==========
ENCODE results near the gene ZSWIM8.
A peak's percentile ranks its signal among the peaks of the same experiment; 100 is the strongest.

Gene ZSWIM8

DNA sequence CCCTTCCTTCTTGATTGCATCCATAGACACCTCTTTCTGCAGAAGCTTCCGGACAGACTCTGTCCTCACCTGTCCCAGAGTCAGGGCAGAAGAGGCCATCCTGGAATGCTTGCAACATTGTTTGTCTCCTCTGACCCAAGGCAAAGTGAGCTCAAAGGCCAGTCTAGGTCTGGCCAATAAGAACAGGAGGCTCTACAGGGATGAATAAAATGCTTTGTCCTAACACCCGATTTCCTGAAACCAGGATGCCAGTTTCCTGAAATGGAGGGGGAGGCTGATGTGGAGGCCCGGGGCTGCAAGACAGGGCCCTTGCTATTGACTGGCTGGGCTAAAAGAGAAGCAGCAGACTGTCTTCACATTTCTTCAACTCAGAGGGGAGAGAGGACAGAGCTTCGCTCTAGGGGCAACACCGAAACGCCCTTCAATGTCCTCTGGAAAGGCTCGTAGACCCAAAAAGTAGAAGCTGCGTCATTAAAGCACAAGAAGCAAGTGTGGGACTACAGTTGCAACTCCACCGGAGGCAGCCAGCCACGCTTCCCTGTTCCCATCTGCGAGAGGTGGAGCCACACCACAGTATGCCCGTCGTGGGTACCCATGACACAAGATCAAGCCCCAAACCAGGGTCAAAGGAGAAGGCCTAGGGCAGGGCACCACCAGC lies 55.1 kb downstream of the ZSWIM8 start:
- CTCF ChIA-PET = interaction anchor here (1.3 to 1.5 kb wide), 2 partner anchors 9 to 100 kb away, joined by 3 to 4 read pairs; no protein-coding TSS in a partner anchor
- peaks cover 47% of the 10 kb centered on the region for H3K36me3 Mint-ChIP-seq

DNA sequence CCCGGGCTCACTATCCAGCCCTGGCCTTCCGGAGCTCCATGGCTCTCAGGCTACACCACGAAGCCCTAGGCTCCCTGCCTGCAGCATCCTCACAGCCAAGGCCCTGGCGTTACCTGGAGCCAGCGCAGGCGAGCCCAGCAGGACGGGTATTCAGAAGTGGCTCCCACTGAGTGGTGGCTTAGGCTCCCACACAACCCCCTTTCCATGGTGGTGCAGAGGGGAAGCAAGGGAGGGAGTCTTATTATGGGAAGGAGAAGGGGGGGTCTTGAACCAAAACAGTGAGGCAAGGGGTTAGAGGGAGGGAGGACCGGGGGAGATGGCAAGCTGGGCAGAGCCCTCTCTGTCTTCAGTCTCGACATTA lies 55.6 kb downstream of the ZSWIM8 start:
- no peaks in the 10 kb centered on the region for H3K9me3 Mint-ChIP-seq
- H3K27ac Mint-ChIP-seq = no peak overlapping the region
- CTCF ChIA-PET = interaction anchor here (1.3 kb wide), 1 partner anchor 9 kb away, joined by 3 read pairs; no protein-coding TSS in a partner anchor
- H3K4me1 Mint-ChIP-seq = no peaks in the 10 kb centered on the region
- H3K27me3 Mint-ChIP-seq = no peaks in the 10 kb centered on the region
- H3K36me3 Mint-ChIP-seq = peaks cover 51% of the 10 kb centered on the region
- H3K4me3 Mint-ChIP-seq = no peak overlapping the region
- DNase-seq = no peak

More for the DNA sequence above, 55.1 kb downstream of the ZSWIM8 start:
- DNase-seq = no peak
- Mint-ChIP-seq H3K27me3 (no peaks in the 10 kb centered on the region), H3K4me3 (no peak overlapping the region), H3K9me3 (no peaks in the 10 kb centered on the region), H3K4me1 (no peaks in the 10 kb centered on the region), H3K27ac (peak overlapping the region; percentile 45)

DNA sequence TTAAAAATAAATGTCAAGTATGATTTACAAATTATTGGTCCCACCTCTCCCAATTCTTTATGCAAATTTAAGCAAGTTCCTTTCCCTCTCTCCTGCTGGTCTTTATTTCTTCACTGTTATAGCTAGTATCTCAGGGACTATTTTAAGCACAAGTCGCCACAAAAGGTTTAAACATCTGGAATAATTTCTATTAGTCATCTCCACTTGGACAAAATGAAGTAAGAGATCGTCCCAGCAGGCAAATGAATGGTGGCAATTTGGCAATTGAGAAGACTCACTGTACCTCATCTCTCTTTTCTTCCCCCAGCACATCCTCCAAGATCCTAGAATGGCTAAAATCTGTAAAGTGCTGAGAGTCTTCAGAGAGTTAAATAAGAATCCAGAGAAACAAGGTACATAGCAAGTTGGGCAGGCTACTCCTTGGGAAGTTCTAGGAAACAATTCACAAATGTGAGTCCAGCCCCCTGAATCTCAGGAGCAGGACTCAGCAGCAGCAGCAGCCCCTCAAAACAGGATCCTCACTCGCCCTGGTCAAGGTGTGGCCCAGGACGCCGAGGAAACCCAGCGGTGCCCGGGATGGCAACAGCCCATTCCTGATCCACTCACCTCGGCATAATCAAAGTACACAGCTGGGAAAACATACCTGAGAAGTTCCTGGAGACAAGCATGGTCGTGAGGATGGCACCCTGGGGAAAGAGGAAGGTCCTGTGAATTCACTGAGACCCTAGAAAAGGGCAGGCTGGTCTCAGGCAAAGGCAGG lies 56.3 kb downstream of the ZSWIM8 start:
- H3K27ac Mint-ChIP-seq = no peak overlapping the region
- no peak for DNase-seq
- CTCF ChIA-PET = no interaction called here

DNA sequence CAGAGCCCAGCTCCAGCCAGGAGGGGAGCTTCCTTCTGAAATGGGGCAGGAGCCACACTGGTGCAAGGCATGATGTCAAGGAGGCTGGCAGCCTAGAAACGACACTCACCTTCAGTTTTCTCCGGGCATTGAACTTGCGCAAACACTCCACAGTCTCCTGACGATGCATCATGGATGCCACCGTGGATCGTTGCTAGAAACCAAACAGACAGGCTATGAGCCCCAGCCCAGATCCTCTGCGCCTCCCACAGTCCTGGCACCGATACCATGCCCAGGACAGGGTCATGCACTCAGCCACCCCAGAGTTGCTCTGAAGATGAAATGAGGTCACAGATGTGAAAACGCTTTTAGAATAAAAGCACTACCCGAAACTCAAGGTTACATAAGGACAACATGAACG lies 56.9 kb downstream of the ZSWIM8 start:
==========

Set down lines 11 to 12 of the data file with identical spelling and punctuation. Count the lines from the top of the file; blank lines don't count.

- H3K4me1 Mint-ChIP-seq = no peaks in the 10 kb centered on the region
- H3K27me3 Mint-ChIP-seq = no peaks in the 10 kb centered on the region